I bring you this story by special request. My last Random Dozen meme inspired requests for, The Coolest Kid, a true story from my childhood which was originally posted on my now defunct blog, The Grownups Wanted Us Dead. Enjoy reading about the time I rode my bike off a cliff.
The Coolest Kid
For my 9th birthday I received a brand new bike. It was a pink and white Schwinn Sting Ray complete with banana seat, flared handlebars and hand brakes. It was the coolest bike in the neighborhood — which, of course, made me the coolest kid.
Mr. LaBeau, my baby-sitter’s husband, insisted that I try out the bike in his driveway before he would allow me on the street. That is probably a good thing, because I used the side of the garage as brakes several times before I learned not to pedal backwards, but squeeze the hand grips instead.
Finally I was declared street worthy and I zipped to the homes of all of my friends, cajoling each of them in turn to join me outside on their own wheels. There were about eight of us zooming through the neighborhood in follow-the-leader style. Me — the coolest kid in the neighborhood — being the leader, of course.
They followed me around the block, through the empty field, across the playground, around the school building, and then — knowing I would loose the cowards — I headed straight for Dead Man’s Trail, an almost vertical drop into the big gully behind the school house. At the bottom of the drop where the trail leveled out it passed between two pine trees and immediately made a 50 degree turn. Bikes that didn’t make the turn ended up about six feet down in a narrow stream. Riders flew several feet through the air and landed in a tangle of wild raspberry bushes. Very few of us had the guts to take that trail on our bikes.
Some say that dare-devil bravery is not really courage. It is, instead, a form of hubris birthed by lack of fore-thought. I’d like to argue that point. I’d like to, but I can’t.
I took the trail at top speed. Both wheels left the ground and I soared several feet, landing smoothly. I rocketed down the trail, standing on the pedals with my long hair streaming in my wake. I imagined my friends all standing at the rim, watching me in awe. Unfortunately, I couldn’t look. Coming up fast were two huge yellow pine trees. It took a steady hand to maneuver between them. More than once when riding my “baby-bike” I had left the back of my knuckles on the bark of one of those trees. The best thing to do was let go of the handlebars and just steer with one’s fingertips. That way no skin was lost. The passage only took a fraction of a second, so the bike never had time to go out of control.
I was an expert at fingertip steering — in fact, I was an expert in hands-free steering, but not with a 50 degree curve ahead of me. I let go of the handlebars for a nanosecond. My bike shot into the gap between the trees. Those fancy new, flared out handlebars scraped bark from both trunks. I jerked my hands to my chest as the bike jolted to a stop. Like a rocket, I flew ten feet through the air, sailing over the embankment and the stream, arching over the raspberry patch and landing upside down in it’s southern-most branches. Unfortunately, despite their tenacious grip, they weren’t strong enough to hold me. I crashed to earth flat on my back, staring up at the sky. Stars burst behind my eyes, and I swear I heard little birds singing my death chant.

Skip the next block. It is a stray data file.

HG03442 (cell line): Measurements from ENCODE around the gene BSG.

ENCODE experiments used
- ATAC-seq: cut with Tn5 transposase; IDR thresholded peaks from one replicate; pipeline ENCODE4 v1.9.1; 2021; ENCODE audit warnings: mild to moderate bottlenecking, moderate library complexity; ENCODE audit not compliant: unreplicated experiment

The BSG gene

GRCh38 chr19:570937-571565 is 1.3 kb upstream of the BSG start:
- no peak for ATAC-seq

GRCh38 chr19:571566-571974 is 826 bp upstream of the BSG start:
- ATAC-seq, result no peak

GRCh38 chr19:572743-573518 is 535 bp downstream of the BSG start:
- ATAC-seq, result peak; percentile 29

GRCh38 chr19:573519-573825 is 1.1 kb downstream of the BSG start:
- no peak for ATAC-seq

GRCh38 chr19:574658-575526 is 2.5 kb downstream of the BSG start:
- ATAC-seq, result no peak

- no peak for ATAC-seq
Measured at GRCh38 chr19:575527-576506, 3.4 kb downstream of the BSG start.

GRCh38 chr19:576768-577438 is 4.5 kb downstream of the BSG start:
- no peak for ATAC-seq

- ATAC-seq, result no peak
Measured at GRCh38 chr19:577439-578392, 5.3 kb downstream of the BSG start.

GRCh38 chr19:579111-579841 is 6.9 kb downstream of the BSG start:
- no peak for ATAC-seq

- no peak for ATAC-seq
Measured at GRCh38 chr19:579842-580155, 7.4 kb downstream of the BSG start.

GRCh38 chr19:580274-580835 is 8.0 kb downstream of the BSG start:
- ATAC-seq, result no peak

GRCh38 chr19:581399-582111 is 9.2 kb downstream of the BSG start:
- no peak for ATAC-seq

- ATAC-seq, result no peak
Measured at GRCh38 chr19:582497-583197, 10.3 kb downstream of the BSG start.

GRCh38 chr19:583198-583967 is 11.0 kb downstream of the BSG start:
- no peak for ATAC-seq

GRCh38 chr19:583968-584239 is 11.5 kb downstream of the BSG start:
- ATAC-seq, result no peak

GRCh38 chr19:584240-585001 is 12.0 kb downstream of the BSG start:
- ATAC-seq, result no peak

My friends left their bikes at the top of the trail and clambered down. They had to climb the embankment, circle the raspberry patch and fight through a Pussy Willow thicket to get to me. By the time they arrived, I had regained my feet and rid myself of most most of the raspberry branches. Some of the thorns, however, stayed with me throughout the summer.
I heard my friends crashing through the underbrush and braced myself for the onslaught of their teasing. They greeted me instead with joy and concern. Sugar and Cheerleader began searching for my skin beneath the blood. Handsome insisted on checking for broken bones. Amazingly, aside from being a bit crumpled and scratched, I was fine.
My friends wanted to take me home. I insisted on being taken to my bike. It stood right where I’d left it, wedged between the two trees at the bottom of the trail. Handsome freed it with a tug, and aside from a mangled right handgrip, it was none the worse for wear.
With Handsome helping me, and Stretch and Sugar on either side of my bike, we climbed the hill. The boys refused to return my bike at the top. They insisted on delivering me to the tender mercies of my grandmother. They escorted me all the way into the kitchen.
Gram was cooking lunch. She stood in front of the kitchen stove and looked me over from head to foot, tangled hair, tattered clothing and blood smeared skin. She sighed, shook her head and said, “I swear, one of these days you’re going to kill yourself. I ought to just get it over with and do it for you.”
I would have felt a lot better at that statement had she not been holding a wooden spoon. However, Gram didn’t spank. Her punishments were much more subtle. She stood me in the bathtub, scrubbed me with a stiff-bristled wooden brush, painted me in Mercurochrome, and made me sit on the kitchen stool for days on end — well, at least one.
By the time I made it outside every kid within five square blocks wanted a look at my cuts and to hear my Dead Man’s Trial survival tale. Really, it wasn’t anything special. Just pretty much what you’d expect from the coolest kid in the neighborhood.